- Assume that you are given $n$ points in the plane, and are asked to draw at most $k$ straight lines, such that every point has at least one line going through it. Expect that $n$ is much bigger than $k$ (say, $n=k^3$ or bigger).
- Find
*simplification rules*, for example, points you do not have to care about, or lines that have to be used in the solution, or even conditions that prove that the task is impossible. Make sure that the simplifications are correct. Can you find rules which can*always*be applied for instances with $n>p(k)$, for some polynomial $p(k)$? - Sketch how such a set of simplification rules gives an algorithm with running time better than brute force.

- Find
- Given a tree with nodes labeled by non-negative integers, find the largest possible sum of label values for a set of nodes which does not include any adjacent pair of nodes. The algorithm should run in polynomial time. (Clarification: we mean "tree" - type of graph and not "tree" - data structure.)
- A group of $n$ people want access to $m$ locked boxes. Each box has two identical keys, owned by different people. Nobody will give their keys away to anyone else. We want to find a set of as few people as possible such that all boxes can be unlocked.
- Find in polynomial time a solution which uses at most twice as many people as necessary.
- Give an algorithm that decides in time $O(f(k) \cdot p(n+m))$ whether there is a solution that only uses $k$ people, where $p(\cdot)$ is some polynomial and $f(k)$ is a function that only depends on $k$. Any such function $f(k)$ is accepted, although $f(k)=2^k$ or better is a good reference level to aim for.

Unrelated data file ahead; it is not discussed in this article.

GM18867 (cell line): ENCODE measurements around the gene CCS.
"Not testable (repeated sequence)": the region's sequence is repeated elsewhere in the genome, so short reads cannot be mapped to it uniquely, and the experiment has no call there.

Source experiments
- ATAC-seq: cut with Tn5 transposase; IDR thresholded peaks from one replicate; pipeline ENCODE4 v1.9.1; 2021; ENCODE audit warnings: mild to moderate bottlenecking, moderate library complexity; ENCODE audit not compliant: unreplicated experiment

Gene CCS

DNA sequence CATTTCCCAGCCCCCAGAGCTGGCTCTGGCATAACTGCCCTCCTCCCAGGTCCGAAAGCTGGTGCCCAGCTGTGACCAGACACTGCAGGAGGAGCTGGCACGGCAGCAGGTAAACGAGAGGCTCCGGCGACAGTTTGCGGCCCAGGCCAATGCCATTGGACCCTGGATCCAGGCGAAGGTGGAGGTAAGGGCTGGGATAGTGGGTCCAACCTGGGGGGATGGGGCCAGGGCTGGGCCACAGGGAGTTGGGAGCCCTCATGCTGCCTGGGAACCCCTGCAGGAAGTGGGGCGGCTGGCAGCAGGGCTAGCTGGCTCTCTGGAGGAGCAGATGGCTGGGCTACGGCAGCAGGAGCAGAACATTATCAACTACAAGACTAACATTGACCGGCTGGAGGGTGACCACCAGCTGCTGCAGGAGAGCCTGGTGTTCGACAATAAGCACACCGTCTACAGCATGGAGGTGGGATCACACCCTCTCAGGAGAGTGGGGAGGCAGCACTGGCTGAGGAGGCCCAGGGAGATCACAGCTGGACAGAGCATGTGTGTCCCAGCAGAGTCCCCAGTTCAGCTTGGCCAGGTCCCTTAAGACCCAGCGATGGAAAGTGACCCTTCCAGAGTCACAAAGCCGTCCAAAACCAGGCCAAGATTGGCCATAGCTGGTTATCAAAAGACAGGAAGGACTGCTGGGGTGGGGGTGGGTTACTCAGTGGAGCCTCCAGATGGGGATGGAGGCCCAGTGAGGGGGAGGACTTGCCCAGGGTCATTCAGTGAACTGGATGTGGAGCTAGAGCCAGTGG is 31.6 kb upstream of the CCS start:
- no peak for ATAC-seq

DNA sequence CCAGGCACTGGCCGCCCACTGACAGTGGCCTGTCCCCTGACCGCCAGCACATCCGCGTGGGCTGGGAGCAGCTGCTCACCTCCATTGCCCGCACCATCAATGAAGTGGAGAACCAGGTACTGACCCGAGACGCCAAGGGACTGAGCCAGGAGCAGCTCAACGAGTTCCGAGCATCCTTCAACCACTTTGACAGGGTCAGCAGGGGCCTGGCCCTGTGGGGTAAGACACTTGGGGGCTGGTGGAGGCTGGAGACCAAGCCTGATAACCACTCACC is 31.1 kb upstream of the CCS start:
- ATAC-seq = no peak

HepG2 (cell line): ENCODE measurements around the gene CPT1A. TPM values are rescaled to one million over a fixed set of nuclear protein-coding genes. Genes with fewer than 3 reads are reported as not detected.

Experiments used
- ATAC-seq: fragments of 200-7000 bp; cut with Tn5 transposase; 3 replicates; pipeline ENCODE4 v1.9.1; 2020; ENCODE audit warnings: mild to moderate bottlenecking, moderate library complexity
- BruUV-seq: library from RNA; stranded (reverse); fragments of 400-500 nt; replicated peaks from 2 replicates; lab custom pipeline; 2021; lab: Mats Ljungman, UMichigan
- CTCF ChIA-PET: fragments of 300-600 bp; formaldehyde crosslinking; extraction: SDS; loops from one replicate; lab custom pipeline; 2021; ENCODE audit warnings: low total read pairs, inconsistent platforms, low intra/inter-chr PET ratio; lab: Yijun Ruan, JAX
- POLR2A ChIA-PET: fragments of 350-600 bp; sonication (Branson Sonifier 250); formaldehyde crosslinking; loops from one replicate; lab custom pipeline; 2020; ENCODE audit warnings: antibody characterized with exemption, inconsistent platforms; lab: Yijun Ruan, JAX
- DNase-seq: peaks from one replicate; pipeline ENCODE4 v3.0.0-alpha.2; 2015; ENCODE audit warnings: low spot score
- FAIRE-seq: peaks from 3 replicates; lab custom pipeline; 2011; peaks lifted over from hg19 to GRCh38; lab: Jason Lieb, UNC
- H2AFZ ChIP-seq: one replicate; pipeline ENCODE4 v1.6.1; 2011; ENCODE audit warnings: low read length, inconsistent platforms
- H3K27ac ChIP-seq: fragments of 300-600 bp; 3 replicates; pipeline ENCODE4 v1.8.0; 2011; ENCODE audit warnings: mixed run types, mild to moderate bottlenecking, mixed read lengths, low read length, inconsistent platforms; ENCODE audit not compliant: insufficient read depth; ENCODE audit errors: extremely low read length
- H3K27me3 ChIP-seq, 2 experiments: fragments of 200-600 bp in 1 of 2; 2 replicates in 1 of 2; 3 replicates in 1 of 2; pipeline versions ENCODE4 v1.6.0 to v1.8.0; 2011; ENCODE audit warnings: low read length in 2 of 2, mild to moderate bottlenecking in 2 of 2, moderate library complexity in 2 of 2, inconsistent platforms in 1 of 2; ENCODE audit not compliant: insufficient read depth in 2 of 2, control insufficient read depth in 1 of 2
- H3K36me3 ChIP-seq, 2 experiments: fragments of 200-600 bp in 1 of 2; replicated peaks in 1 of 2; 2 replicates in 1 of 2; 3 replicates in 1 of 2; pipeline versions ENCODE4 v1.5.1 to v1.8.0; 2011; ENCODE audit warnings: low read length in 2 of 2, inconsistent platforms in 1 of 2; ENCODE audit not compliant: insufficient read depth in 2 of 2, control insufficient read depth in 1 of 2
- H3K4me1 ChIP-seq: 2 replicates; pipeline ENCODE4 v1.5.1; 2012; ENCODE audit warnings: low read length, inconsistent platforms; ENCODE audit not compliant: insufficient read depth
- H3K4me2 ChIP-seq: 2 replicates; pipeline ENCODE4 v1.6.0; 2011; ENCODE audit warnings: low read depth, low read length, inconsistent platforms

- One of the most studied problems in theoretical computer science is Satisfiability: determine whether a given Boolean formula over $n$ variables is satisfiable. This is a canonical NP-complete problem. In this exercise we will be looking at several variants of this problem:
- In the problem 2-SAT we restrict our attention to conjunctions of binary clauses, that is formulas of the following form called 2-CNF (Conjunction Normal Form): $C_1 \wedge C_2 \wedge \dots \wedge C_m$, where $C_i = l_1^i \vee l_2^i$, $l_j^i \in \{x_k, \neg x_k | k \in 1 \dots n\}$. For example this is a 2-CNF formula: $(x_1 \vee \neg x_3) \wedge (\neg x_1 \vee x_2) \wedge (x_1 \vee x_3) \wedge (\neg x_2 \vee \neg x_1)$ and it is not satisfiable, that is no assignment of truth values to the variables $x_1, x_2, x_3$ satisfies all the four clauses. Give a polynomial time algorithm testing if a given 2-CNF formula is satisfiable.
- If in the definition of our previous problem we allow the clauses to be ternary (ie. now $C_i = l_1^i \vee l_2^i \vee l_3^i$, where $l_j^i \in \{x_k, \neg x_k | k \in 1 \dots n\}$ for $j = 1, 2, 3$) the problem becomes NP-hard, so we can't really expect a polynomial algorithm. We can obviously test all possible assignments, which will give us an $O(2^n \cdot \rm{poly}(n))$ algorithm. Find an $O(c^n)$ algorithm for some constant $c < 2$.
- Another thing we can do with the hard 3-SAT problem is to try to find an assignment satisfying as many clauses as possible. In the optimization problem MAX-3-CNF we ask about the maximum number $OPT$ of clauses that we can satisfy at the same time with any assignment. Describe a polynomial 2-approximation algorithm for this problem, that is an algorithm always returning an assignment satisfying at least $OPT/2$ clauses.